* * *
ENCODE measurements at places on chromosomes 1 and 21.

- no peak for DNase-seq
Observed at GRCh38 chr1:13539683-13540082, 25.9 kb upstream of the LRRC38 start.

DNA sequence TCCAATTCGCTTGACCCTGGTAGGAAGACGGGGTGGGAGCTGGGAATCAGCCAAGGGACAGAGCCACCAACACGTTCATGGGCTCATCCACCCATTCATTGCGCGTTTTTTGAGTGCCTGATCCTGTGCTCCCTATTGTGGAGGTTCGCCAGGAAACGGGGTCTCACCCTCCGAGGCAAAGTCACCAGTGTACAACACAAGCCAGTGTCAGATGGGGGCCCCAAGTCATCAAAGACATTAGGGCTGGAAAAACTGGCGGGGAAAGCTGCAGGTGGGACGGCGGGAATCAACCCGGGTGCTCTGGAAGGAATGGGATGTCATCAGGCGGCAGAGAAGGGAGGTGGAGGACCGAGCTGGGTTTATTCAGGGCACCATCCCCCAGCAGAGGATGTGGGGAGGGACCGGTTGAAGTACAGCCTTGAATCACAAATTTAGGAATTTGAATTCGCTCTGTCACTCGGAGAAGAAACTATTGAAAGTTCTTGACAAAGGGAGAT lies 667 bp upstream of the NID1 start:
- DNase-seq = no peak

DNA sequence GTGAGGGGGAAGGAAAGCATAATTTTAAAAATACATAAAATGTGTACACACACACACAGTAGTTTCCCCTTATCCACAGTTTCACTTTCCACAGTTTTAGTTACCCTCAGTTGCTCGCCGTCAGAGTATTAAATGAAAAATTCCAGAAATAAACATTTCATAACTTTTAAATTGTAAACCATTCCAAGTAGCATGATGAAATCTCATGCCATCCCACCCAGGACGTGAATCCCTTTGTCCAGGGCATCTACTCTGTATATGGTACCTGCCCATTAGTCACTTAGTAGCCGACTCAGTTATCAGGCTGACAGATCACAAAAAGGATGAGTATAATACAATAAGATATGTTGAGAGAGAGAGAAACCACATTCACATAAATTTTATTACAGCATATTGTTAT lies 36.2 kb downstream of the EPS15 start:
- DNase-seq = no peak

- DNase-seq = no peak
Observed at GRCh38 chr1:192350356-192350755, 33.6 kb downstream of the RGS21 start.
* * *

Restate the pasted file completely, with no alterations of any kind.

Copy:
ENCODE measurements at places on chromosomes 1 and 21.

- no peak for DNase-seq
Observed at GRCh38 chr1:13539683-13540082, 25.9 kb upstream of the LRRC38 start.

DNA sequence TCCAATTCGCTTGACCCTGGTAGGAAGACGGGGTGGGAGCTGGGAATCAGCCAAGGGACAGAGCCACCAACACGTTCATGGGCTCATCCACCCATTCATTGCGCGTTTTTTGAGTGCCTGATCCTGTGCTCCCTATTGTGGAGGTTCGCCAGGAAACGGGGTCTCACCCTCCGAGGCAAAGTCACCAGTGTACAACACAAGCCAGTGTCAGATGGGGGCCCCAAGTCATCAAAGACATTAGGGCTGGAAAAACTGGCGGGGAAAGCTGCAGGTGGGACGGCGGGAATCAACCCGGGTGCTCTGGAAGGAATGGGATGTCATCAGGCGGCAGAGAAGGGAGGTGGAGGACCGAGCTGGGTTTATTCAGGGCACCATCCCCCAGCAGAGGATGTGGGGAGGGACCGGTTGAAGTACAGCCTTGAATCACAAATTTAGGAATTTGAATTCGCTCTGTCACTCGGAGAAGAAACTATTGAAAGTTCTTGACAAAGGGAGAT lies 667 bp upstream of the NID1 start:
- DNase-seq = no peak

DNA sequence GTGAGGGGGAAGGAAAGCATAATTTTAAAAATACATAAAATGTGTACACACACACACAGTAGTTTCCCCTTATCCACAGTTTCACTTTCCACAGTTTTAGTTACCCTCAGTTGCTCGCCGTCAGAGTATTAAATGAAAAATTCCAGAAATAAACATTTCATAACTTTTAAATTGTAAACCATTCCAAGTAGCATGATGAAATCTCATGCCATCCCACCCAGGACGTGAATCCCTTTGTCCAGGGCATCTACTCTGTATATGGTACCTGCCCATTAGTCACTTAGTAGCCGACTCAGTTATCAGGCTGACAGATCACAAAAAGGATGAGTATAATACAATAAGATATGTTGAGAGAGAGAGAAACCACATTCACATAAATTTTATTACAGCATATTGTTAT lies 36.2 kb downstream of the EPS15 start:
- DNase-seq = no peak

- DNase-seq = no peak
Observed at GRCh38 chr1:192350356-192350755, 33.6 kb downstream of the RGS21 start.